NBA 2012: Why the New York Knicks Must Let Jeremy Lin Walk

Matt Dunn@MattDunn14Correspondent IJuly 9, 2012

MIAMI, FL - MAY 09: Guard Jeremy Lin of the New York Knicks watches work outs prior to his team taking on the Miami Heat in Game Five of the Eastern Conference Quarterfinals in the 2012 NBA Playoffs on May 9, 2012 at the American Airines Arena in Miami, Florida. NOTE TO USER: User expressly acknowledges and agrees that, by downloading and or using this photograph, User is consenting to the terms and conditions of the Getty Images License Agreement.  (Photo by Marc Serota/Getty Images)
Marc Serota/Getty Images

Since the beginning of July, the big story in the NBA has been the free agent signings.

While the deals are not official until July 11, teams and players have come to agreements as every team tries to shift and trade to put themselves into contention for next season.

One of the big names being thrown around as of late is New York Knicks' point guard Jeremy Lin.

Lin is a restricted free agent.

ESPN has reported that the Houston Rockets have offered Lin a contract worth just shy of $30 million. Because Lin is a restricted free agent, the Knicks have the opportunity to match the contract offer to keep him in New York.

Let me be clear about one thing: The Knicks should not match this offer.

I understand that Linsanity was a fun craze for a couple of weeks but the bottom line is this—Nobody knows that to expect from Jeremy Lin.

Lin made his incredible leap to stardom without the two biggest stars on the team—Carmelo Anthony and Amare Stoudemire—in the lineup for the most part. When the two of them returned from injury, he stalled.

Not only that, but look at the teams that Lin played when he had his Linsane stretch.

In the 27 games that Lin played 20 minutes or more (pretty much the entirety of the Linsansity period), 13 of them were against playoff teams, playing the 76ers, Pacers and Mavericks twice each. He played 10 playoff teams in 27 games this season.

In the games that he played 20 minutes or more, he averaged 18.1 points per game with 7.6 assists and just under 4.5 turnovers per game. I know that on the surface those are pretty decent numbers except for the turnovers.

However, you have to consider the fact that he was only a serious contributor for 40 percent of a shortened season. After that he got hurt so severely he had to miss the last month of the regular season and the entire first round of the playoffs.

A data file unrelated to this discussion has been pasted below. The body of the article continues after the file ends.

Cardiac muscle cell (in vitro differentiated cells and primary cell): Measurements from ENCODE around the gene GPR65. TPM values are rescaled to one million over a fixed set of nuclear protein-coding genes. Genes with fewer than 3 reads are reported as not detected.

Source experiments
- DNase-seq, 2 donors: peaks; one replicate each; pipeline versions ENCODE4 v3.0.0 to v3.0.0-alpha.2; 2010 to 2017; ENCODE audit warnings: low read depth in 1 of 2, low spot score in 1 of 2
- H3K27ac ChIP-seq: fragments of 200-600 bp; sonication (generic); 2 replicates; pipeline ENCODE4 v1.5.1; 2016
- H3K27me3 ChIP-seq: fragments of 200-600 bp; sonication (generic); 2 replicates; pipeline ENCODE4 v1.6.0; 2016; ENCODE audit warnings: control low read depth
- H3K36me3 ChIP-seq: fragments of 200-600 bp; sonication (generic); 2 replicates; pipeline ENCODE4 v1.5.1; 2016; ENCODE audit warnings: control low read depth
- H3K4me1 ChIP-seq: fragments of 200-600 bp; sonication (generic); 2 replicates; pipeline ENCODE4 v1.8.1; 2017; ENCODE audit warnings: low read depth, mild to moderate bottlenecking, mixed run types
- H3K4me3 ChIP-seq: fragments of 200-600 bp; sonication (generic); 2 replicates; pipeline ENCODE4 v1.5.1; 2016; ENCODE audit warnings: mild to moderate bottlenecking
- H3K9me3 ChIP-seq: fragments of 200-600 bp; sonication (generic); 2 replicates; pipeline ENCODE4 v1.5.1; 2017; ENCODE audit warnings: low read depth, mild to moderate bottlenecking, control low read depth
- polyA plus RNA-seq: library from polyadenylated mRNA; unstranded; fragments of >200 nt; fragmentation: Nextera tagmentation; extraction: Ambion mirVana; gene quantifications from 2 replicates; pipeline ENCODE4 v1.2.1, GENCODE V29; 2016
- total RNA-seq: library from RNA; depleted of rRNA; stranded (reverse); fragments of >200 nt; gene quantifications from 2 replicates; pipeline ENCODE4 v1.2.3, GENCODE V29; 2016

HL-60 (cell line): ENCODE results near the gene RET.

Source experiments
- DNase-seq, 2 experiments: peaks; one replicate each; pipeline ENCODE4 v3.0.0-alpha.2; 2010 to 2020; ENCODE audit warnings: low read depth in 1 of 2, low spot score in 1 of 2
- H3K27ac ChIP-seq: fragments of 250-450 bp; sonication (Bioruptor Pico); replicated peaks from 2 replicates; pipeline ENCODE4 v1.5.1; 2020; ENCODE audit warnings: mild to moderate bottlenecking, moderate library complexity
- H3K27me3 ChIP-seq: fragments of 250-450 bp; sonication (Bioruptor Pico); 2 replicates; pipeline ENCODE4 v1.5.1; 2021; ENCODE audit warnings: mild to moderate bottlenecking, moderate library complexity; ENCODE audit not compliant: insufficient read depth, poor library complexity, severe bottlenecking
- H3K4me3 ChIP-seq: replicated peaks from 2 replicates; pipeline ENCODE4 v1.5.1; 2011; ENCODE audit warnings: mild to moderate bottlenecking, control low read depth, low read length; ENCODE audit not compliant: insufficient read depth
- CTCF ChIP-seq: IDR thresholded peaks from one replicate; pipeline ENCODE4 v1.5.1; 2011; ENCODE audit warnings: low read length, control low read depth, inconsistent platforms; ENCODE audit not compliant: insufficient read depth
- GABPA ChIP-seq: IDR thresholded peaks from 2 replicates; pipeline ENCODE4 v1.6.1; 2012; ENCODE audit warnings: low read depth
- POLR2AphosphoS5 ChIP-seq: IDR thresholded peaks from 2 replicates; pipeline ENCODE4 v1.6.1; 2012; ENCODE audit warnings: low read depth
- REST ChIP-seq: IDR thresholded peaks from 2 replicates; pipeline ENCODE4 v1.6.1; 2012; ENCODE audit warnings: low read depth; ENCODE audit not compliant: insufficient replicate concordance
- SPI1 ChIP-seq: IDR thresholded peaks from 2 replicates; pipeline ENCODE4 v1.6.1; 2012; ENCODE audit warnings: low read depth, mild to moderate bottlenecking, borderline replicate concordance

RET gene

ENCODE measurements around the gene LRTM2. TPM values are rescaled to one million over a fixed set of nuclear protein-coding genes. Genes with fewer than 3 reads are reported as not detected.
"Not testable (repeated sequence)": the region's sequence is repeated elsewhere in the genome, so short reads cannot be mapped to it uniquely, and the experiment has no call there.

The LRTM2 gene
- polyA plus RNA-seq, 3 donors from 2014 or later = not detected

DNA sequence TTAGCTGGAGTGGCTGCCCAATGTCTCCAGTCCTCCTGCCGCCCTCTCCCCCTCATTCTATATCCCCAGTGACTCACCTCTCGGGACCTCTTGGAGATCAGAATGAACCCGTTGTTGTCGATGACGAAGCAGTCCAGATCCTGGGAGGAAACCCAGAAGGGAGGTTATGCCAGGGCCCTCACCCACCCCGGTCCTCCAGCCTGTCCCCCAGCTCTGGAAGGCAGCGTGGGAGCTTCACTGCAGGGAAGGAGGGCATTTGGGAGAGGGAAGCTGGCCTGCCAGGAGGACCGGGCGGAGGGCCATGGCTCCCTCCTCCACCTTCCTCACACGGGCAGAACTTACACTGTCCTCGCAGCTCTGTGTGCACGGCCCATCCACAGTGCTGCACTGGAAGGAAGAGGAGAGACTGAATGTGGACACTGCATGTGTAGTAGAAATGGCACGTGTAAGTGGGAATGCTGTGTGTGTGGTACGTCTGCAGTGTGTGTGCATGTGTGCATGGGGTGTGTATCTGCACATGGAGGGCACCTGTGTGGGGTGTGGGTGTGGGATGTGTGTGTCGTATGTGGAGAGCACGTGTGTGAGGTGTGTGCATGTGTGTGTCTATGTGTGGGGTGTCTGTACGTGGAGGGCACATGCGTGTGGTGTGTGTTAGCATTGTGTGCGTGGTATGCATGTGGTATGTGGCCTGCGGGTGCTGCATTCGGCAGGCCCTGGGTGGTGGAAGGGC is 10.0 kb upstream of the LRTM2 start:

I know Linsanity was fun and it brought New York basketball back to life momentarily, but the Knicks should not commit the next four years and almost $30 million dollars to Jeremy Lin. 

He played well when he was the focal point of a Mike D'Antoni offensive system that saw Steve Nash win the MVP twice. The system is designed to have the point guard be the best player on the floor.

Now that Mike Woodson is in charge and the pressure is on him to create cohesion between two players like Carmelo Anthony and Amare Stoudemire, the Knicks cannot afford to have to make room for Jeremy Lin. 

This is all assuming he comes back 100 percent from his injury. I know there is no reason to expect him not to be completely recovered but with knees, you never know. Just ask Amare.

As mentioned, we don't know what to expect from Lin next season. He could be bothered by the injury. He could not fit in well with Mike Woodson's system.

We don't know how well he would fit in because he was hurt for almost the entirety of Woodson's tenure as head coach last season. We don't know if he can play with Carmelo and Amare who must be the focal points of the offense. 

After only 27 games and a knee surgery, I can't honestly say that I endorse Jeremy Lin as the point guard of the future for the New York Knicks. And that is exactly what this contract would mean.